TIPS TO AVOID MISUSE OF CONTACT LENSES
Contact lenses – you either love them or can’t wear them. If you are a contact lens wearer you have more than likely noticed how far we have come in the development of contact lenses since you started using them. Perhaps you have also been guilty of ignoring the wearing and care instructions from your optometrist. In a recent study 99% of people admitted they practiced at least one bad habit with their contact lenses and that puts them at a higher risk for eye infections.
Contacts are a convenient alternative to wearing eyeglasses. If you are like many Americans you have become quite accustomed to your contacts and may sometime forget you have them in. This usually leads to pushing the envelope on wearing them or leaving contacts in at times when you should not. Contaminated solutions can lead to infection. Are you changing the solution in your cases daily?
While contacts are more convenient and provide a greater range of clarity than glasses, improper handling can lead to eye infections. People who wear contact lenses have a higher risk for keratitis, an infection of the cornea, the clear outer covering of your eye. They’re also called corneal ulcers. Viruses, bacteria, fungi, and a rare but serious eye parasite can also cause keratitis.
Depending on the type of contact lenses you have, some of the most common misuses for contacts are:
- Wearing contact lenses overnight while sleeping.
- Napping while wearing lenses.
- Nonuse of a sterile wetting solution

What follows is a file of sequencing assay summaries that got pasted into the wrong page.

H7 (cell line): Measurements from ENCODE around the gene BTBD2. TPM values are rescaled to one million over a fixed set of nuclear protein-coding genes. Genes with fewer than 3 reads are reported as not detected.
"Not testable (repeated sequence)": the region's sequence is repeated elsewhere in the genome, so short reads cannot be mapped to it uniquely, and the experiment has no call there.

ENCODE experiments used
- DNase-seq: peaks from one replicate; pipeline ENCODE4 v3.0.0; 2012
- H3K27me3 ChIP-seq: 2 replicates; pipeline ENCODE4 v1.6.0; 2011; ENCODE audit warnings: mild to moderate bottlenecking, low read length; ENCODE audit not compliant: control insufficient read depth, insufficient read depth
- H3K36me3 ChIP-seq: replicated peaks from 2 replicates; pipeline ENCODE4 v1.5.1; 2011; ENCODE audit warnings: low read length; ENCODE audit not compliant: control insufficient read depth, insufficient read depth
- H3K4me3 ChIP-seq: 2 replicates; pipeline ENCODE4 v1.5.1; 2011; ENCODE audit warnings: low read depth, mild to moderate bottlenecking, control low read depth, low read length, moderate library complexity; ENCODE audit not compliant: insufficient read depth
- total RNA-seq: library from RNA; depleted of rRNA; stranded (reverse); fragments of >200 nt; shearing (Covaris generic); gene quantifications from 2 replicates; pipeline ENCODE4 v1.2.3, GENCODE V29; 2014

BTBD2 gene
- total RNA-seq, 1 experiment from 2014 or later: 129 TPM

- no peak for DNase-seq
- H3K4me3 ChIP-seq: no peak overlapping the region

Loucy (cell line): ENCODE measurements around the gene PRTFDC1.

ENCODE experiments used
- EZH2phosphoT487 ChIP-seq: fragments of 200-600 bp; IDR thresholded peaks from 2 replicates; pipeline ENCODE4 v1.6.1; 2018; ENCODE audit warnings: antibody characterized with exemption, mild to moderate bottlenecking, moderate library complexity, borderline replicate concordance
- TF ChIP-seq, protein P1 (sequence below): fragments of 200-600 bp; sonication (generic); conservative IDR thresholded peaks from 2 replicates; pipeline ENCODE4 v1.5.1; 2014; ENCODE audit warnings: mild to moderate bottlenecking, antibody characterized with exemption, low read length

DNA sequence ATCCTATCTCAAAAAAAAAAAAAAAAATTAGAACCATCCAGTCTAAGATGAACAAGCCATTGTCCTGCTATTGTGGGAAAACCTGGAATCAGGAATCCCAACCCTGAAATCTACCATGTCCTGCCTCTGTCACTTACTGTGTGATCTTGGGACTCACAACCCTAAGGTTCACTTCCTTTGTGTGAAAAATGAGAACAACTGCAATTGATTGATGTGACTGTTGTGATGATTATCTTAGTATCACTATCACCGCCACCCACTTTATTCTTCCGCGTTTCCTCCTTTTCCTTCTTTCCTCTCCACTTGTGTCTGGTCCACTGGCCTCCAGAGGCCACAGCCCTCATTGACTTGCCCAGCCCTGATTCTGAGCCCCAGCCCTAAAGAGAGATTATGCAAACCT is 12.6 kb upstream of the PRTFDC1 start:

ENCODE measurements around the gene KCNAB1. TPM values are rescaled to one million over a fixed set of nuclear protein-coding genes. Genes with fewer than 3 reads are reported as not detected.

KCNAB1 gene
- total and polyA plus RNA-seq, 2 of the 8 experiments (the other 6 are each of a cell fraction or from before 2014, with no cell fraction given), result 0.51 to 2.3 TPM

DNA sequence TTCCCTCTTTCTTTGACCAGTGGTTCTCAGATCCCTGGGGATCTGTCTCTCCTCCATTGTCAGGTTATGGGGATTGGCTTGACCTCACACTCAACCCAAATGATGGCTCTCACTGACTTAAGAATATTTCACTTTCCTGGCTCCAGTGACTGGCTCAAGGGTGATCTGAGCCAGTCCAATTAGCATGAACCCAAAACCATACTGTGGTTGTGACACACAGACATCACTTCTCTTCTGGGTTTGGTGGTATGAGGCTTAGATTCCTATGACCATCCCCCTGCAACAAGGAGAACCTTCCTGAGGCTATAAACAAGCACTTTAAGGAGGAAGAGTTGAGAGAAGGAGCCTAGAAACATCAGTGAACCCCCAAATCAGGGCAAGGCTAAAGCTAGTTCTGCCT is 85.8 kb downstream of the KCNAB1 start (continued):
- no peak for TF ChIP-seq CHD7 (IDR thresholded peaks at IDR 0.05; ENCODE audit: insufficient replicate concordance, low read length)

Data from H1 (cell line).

- Topping off your disinfecting solution in lens storage case rather than emptying it and using new solution.
- Using your contact lenses longer than recommended.
- Not replacing the lens storage case at least once every 3 months.
Not surprising that of those surveyed nearly one-third of respondents reported having red and or painful eye pain that resulted in a visit to the doctor.
Mild pinkeye can be caused by solutions used for cleaning contacts. It is important to clean your contacts thoroughly to remove any virus or bacteria from the contacts after having pinkeye. If the contacts are not thoroughly cleaned, they can re-infect your eye. Do not wear contact lenses until the pinkeye is gone. Sterilize your contacts, and clean your storage case. If you wear disposable contacts, use a new pair when your eye has cleared and it is safe to wear contacts again. Wait at least 2 days after the symptoms are gone before you wear contacts again.
Following these steps along with the recommended use from the contact lens manufacturer will help to prevent eye irritation or infection. If you do find that your eye becomes irritated take the contact lenses out immediately and use your prescription glasses. If the irritation and pain become worse or does not improve, seek medical attention immediately as these are signs of an infection in the eye.
Enjoy clearer vision with contact lenses, but follow the recommendations for care and cleaning to prevent infection.
About Bissell Eye Care: John D. Bissell, OD owns and operates Bissell Eye Care servicing Northern Pittsburgh and Alle-Kiski Valley regions. With two locations to treat patients, we offer evening and Saturday appointments. Bissell Eye Care provides comprehensive eye examinations for the entire family beginning as early as 6 months, ocular disease detection and treatment, eyeglasses, sunglasses, activewear, contact lenses, and low vision examinations for those with significant vision loss. We accept most types of vision and health insurance plans. For more information, visit bisselleyecare.com or call our Bakerstown Office at 724-443-6767 or Natrona Heights office at 724-226-0444.